Second, strong indicators that can monitor the SDG commitments, inform policy action and ensure accountability on gender equality are just as important. After the adoption of the SDGs, all eyes will be on the selection of indicators to track progress on the 17 goals and 169 targets. Over the past year, representatives from governments, UN specialised agencies and international organisations, such as the Organisation for Economic Co-operation and Development (OECD), have worked on establishing a list of provisional indicators, which will be adopted at next year’s 46th UN statistical commission. While this list shows how much better we have become at measuring complex areas, gaps in data coverage and availability present real challenges to the SDG enterprise.

Indicators and data on gender equality are a case in point. A data revolution, strengthened national statistical systems and other statistical initiatives have already given us a very detailed understanding of remaining gender inequalities in the labour market or in education, just to cite two areas, and what policy interventions have worked to reduce them. Still, so much is not captured systematically by regular social or economic surveys, which are critical for measuring gender equality, and also for tracking progress towards SDG5. Here, the MDGs taught us another valuable lesson: what gets measured, gets done.

Addressing discriminatory social norms and institutions has become a new development priority and features strongly across the SDG5 targets. Yet, this area needs much more statistical work and investment. Data reveals how formal and informal laws, practices and attitudes shape women’s ability to enjoy their rights and take advantage of empowerment opportunities.

Results from the OECD Development Centre’s Social Institutions and Gender Index (SIGI), for example, highlight how a discriminatory social practice such as early marriage adversely affects girls’ educational attainments, or how an unequal share of unpaid care work between women and men can exacerbate gender wage gaps. These examples demonstrate the value of including targets in the new framework; quantifying and measuring discrimination against women is challenging, but possible.

Indeed, the OECD Development Centre recently completed its first SIGI survey in Uganda, where new data on social norms was generated for the first time at the local level, providing evidence on how these norms can exacerbate inequalities despite the introduction of gender-sensitive laws. The survey showed that one-quarter of Ugandans agree that women and men should not enjoy equal land rights. Close to half of the population (45%) agree that early marriage is acceptable for girls (but not for boys). Such data is critical and a valuable resource for identifying how to make laws more efficient, and target the root causes of inequalities between women and men.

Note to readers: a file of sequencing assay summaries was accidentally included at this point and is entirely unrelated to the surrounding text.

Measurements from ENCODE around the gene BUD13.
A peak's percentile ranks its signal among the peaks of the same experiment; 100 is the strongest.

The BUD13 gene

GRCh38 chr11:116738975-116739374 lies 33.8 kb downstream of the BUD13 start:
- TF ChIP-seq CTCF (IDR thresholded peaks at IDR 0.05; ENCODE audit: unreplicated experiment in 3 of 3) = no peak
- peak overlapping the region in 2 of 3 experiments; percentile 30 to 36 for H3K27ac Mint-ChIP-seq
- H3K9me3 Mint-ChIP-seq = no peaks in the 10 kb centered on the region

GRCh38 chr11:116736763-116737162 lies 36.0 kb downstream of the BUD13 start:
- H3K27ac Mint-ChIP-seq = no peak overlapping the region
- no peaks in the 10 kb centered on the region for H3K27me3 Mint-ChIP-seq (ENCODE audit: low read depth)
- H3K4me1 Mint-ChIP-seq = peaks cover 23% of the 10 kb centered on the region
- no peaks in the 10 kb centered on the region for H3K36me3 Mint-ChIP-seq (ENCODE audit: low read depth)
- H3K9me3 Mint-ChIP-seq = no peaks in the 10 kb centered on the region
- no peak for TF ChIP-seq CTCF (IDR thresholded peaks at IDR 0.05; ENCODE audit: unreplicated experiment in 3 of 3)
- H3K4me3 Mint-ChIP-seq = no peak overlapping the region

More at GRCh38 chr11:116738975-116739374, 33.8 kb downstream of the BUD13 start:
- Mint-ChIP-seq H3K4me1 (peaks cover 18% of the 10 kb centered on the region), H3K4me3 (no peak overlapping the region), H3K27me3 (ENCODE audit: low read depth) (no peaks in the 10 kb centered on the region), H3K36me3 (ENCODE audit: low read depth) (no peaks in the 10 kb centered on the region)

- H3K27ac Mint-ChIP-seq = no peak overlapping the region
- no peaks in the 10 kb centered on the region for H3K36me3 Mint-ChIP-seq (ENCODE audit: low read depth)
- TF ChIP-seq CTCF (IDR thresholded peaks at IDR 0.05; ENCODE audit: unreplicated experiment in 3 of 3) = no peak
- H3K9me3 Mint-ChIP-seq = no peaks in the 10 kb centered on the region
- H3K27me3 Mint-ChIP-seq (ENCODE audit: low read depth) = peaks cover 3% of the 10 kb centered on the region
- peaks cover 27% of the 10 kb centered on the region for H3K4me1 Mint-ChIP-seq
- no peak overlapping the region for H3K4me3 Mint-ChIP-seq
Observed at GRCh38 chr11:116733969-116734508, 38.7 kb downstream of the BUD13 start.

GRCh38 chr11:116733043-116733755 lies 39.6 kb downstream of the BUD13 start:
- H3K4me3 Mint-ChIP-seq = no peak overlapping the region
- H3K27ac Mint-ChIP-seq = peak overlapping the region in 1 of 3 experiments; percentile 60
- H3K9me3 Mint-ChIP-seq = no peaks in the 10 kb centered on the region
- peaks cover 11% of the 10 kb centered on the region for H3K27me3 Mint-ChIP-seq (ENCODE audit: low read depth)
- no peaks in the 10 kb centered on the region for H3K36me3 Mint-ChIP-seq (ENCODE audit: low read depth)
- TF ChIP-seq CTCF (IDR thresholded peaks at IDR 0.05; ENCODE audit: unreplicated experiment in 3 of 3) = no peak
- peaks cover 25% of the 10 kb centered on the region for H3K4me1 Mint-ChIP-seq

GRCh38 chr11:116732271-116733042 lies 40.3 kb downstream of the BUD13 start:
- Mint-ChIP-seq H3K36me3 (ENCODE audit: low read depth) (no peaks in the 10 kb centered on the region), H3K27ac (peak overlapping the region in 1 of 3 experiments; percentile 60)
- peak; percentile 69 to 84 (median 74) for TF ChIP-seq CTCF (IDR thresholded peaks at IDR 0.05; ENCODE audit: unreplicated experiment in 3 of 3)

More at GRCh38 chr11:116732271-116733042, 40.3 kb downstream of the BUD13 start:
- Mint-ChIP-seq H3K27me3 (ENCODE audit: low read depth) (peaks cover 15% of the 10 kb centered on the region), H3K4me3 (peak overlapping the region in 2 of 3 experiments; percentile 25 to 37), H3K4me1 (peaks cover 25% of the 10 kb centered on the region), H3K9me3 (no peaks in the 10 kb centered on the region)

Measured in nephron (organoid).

So what will it take to step up to this statistical challenge? Financing and technical support for statistical agencies is key. Most of the proposed indicators for SDG5 are classified as tier two (methodology exists, data not easily available) or tier three (methodology needs to be developed). For example, unpaid care work is measured through time-use surveys. However, less than half of the world’s countries have conducted such surveys in the past 10 years. Designing surveys, harmonising methodologies to ensure cross-country comparability or including indicators in existing surveys can be costly. Worryingly, this summer’s Financing for Development conference in Addis Ababa did not include increased commitments for statistics, even though it is estimated that at least an additional $200m (Paris21) is needed.

 The silver lining is that data on gender is getting better all the time. We now know much more about the prevalence of and attitudes towards violence against women than in 2000, thanks to demographic and health surveys. Political will has proved critical too. Colombia and Uruguay, for example, have passed legislation to mandate regular time-use surveys. Innovative projects, such as the Evidence and Data for Gender Equality initiative led by agencies, including the World Bank, UN statistics directorate, UN Women, the OECD and the Food and Agriculture Organisation, have shown exciting results in advancing our knowledge of women’s asset ownership through new approaches and thinking around data collection. This is promising for future measuring of results for the SDGs: more reliable data and innovative methodologies will help truly capture and track women’s empowerment in the home, the workplace and in public life.

While these investments in indicators and data may appear formidable, the promise of a high return if we are able to achieve SDG5 by 2030 is certainly worth it.

This article first appeared in The Guardian on September 28, 2015. Read it anew here.


This article should not be reported as representing the official views of the OECD, the OECD Development Centre or of their member countries. The opinions expressed and arguments employed are those of the author.

How to make the SDGs walk the talk about gender equality and women’s empowerment

By Keiko Nowacka, Gender coordinator at the OECD Development Centre

This September, the world will adopt a new development framework: the Sustainable Development Goals (SDGs) that aim to “transform our world by 2030.”  Gender equality and women’s empowerment feature as a stand-alone goal (SDG5) and are integrated through many of the other goals (e.g. SDG1, 3, 5, 10, 11). By 2030, the SDGs aim to ensure that “every woman and girl enjoys full gender equality” (paragraph 15) through ambitious and comprehensive targets missed in the Millennium Development Goals. Focus now includes unpaid care, violence against women, early marriage and women’s political participation. It is no exaggeration to say that the SDGs boast unprecedented potential for dramatically challenging and changing the status quo of gender equality. Continue reading